# Root DN for domain rootDN = dc=example,dc=com # Base DN for search of all users baseDN = ou=employees,dc=example,dc=com
These two may or may not be different, but your ADS should be structured so that users are in a separate subtree. The root is where the maximum password age for the domain will be found. This will be a base tree search only.
# Bind anonymously (0|1); if set then user/passwd are ignored bindAnon = 0 # User may be a DN or a UPN name, e.g. user\@domain.com user = cn=adsquery,ou=Service,dc=cigital,dc=com passwd = secret
Depending on your Active Directory security, you may not be able to bind anonymously to ADS. If you’re not sure, try it anonymously first, and then with some set of credentials.
In the “Expire” section, check the following parameters:
# Number of days before expiration to begin warnings warnDays = 14
You will want to set this to some reasonable value. What that means will depend on a number of factors, including how long someone might be away without e-mail access and how often you require password changes. If you require password changes every month, warning someone two weeks in advance will start to get rather tedious; someone who goes on vacation for two weeks will expect to have to deal with an expired password, so it’s probably not a good idea to issue e-mail warnings to everyone halfway through the normal cycle. One the otherhand, for a 90-day password reset cycle, this might be tolerable.
# The e-mail address for from/reply-to fromAddr = "HelpDesk" <email@example.com> # The organization signature for the e-mail warning message orgSig = <<EOT Example Information Technology firstname.lastname@example.org EOT # A brief description of the organizational services that # use ADS authentication orgSvcs = Example's e-mail, VPN, and other internal # The URL for additional help to change a password helpURL = http://intranet.example.com/pwdexpire.html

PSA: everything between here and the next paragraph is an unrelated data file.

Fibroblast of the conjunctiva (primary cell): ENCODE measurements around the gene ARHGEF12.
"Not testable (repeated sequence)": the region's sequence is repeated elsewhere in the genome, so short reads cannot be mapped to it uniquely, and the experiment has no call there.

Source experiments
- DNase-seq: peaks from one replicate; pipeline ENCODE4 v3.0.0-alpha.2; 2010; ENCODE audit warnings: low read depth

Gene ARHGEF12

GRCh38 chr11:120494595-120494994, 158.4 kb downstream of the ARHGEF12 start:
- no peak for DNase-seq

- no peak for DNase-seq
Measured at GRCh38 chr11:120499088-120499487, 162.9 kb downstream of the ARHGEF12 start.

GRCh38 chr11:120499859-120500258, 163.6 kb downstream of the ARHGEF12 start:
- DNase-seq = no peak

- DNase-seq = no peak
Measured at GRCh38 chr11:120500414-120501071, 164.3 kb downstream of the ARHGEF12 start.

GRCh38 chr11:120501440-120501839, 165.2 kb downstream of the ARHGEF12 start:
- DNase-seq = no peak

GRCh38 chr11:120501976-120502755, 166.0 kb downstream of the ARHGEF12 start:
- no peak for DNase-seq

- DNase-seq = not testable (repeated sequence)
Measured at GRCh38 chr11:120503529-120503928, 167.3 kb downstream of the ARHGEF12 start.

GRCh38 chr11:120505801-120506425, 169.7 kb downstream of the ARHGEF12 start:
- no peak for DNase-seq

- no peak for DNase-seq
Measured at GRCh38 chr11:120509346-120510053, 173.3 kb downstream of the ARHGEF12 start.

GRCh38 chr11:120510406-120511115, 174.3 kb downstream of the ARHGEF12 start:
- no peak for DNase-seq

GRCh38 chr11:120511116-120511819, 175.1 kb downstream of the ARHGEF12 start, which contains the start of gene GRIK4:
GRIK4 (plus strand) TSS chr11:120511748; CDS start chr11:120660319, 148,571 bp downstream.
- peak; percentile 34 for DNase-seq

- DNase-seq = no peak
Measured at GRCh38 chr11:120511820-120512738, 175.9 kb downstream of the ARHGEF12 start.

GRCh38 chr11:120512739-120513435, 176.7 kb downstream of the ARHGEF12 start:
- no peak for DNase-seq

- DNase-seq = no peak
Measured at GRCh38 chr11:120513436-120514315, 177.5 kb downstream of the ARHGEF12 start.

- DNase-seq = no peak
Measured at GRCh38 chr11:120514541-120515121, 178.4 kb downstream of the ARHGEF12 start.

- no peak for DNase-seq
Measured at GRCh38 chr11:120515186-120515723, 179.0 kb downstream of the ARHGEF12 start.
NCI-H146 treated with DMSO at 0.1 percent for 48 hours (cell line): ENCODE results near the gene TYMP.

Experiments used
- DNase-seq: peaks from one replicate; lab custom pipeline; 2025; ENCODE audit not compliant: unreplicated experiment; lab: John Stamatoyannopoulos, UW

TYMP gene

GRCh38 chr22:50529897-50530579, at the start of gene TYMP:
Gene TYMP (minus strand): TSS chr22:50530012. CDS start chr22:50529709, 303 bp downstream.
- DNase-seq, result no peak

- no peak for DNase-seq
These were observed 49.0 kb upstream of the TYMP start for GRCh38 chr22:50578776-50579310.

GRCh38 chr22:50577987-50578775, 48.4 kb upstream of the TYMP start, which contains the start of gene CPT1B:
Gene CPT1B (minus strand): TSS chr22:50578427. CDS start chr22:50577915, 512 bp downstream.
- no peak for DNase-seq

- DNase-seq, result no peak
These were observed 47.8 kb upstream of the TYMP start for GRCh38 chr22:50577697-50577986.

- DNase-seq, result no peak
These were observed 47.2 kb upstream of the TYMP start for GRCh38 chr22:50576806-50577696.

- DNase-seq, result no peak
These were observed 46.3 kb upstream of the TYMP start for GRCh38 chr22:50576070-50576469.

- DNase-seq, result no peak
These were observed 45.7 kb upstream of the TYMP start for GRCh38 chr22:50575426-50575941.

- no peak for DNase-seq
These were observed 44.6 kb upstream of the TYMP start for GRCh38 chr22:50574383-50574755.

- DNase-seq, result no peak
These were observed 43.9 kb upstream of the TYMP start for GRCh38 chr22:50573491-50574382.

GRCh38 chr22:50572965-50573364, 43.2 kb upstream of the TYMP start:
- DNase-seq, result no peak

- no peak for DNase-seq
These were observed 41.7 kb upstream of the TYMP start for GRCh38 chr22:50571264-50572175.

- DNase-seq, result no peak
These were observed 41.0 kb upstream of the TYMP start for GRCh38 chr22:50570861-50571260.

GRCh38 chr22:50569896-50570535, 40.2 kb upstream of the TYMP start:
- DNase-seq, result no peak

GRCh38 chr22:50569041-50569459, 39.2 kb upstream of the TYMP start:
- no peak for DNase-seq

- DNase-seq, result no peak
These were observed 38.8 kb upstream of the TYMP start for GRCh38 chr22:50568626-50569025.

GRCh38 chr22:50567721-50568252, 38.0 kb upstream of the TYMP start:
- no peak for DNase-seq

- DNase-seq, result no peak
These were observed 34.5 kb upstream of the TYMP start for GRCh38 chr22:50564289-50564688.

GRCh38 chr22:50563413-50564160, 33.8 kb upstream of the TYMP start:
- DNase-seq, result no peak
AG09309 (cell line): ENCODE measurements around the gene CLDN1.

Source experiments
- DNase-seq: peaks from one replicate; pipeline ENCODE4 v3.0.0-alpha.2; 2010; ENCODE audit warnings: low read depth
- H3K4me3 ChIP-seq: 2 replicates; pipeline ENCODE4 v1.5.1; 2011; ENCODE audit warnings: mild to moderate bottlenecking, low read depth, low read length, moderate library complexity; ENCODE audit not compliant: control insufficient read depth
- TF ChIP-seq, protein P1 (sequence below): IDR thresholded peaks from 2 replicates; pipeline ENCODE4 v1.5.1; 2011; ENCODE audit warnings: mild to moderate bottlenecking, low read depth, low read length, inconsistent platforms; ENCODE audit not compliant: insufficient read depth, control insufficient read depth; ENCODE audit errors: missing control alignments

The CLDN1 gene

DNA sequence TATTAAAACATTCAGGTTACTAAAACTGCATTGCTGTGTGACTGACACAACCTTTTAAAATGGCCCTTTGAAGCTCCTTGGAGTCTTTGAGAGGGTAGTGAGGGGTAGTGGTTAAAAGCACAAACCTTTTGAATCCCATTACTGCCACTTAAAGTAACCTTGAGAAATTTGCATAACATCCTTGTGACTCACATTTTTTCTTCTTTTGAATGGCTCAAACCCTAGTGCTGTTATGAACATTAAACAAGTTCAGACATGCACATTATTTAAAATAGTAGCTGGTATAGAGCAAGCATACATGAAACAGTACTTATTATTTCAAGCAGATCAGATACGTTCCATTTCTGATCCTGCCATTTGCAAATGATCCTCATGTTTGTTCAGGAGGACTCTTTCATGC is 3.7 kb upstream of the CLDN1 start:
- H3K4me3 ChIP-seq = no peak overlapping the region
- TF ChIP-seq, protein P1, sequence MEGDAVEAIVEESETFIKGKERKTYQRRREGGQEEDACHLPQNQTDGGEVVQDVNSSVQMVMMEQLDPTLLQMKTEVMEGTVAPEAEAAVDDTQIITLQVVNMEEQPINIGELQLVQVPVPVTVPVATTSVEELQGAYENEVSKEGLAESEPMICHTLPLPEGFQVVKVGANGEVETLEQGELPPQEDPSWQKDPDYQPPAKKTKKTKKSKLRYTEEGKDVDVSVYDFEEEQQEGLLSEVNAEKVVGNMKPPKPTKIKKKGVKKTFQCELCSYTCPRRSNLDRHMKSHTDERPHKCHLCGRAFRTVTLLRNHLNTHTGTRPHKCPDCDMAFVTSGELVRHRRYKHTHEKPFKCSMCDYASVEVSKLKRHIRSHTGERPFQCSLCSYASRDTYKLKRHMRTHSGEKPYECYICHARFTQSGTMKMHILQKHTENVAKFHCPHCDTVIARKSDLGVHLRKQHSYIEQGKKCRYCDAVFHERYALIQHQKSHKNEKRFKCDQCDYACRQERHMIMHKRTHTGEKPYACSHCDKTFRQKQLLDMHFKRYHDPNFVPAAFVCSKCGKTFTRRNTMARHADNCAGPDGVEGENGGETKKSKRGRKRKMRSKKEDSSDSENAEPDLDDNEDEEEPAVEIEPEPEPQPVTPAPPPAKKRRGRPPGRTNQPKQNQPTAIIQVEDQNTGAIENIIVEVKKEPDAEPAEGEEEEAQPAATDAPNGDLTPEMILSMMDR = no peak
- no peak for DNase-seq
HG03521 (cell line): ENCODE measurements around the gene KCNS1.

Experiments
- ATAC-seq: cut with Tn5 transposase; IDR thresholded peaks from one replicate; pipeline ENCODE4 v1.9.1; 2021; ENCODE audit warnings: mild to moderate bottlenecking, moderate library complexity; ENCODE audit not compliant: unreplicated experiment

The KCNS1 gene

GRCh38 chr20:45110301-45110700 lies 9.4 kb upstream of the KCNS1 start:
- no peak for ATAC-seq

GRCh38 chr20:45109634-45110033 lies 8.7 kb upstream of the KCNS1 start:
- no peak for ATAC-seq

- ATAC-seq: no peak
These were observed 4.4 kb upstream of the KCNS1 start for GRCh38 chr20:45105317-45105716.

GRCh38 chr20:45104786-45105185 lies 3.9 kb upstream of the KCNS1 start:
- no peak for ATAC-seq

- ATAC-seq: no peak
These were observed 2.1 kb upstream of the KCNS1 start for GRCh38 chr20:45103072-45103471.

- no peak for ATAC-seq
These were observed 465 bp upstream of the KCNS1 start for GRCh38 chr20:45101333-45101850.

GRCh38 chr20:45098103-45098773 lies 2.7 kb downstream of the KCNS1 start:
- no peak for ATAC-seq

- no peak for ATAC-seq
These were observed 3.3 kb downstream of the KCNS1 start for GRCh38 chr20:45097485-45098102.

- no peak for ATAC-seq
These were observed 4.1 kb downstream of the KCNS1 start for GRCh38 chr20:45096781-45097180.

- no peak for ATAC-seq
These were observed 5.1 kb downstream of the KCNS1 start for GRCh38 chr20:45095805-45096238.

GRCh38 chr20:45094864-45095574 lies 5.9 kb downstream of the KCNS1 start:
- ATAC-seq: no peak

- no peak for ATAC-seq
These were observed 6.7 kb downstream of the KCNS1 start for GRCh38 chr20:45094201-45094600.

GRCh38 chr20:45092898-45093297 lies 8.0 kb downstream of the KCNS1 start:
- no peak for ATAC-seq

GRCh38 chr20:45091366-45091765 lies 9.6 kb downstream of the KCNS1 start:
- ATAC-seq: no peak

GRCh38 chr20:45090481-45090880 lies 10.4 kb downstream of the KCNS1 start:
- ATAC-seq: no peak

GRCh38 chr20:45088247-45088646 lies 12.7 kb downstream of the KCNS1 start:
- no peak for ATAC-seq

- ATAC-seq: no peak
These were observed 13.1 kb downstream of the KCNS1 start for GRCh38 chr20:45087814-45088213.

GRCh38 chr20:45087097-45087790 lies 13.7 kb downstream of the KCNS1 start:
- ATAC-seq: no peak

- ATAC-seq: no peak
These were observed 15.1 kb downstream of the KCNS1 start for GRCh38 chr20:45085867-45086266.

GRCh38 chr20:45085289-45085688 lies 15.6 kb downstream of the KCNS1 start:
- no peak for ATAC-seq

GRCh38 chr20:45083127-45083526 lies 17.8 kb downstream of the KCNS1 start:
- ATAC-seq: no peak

These parameters affect the content of the e-mail message. These can customized per your requirements. See the script for the fixed content of the e-mail message. The idea is to keep the message short, but include a URL to a help page that can walk someone through the password change process and provide them with additional means of getting help. The e-mail “from” and “reply-to” address might be your helpdesk, so that a reply generates a helpdesk ticket.
# If you wish to test prior to enabling for production, set a test # e-mail recipient for all warnings (rather than end users). # Defaults to root@localhost testAddr = hostmaster\@example.com # Enable test mode (0=production, 1=test) testMode = 1
These last two parameters are for testing, and enable you to direct all warning messages to a single e-mail address. You can verify that the script is functioning as you expect, and then set
testMode to 0 (zero).
Automation: The final step
While this script should execute (with minor modifications) on a Windows host, I’m assuming this will run on some Un*x host.
Now create a crontab entry for the perl script on a host with access to your domain controllers. Add the entry for a user that has access to the both the script and the initialization file. This entry might look like:
30 0 * * * /usr/local/bin/pwdexpire.pl
This will run the script at 00:30 (or 12:30am) every day. Often you will see the output of cron jobs sent to
/dev/null by adding the following after the script:
This sends standard output and standard error to the null device; the script may write an output log of its own. In this case, we do not want this behavior. The script will not have any output if no users have passwords that will expire within the warning timeframe. When there is output, this will normally be mailed to the owner of the crontab.
Your operating system may provide another means for jobs to execute on a regular basis, e.g. Debian Linux (and derived version like Ubuntu) provide directories in which all scripts will be executed, e.g.
/etc/cron.daily. Use whatever method you’re comfortable with — it’s only important that the script execute regularly.
That’s it — enjoy!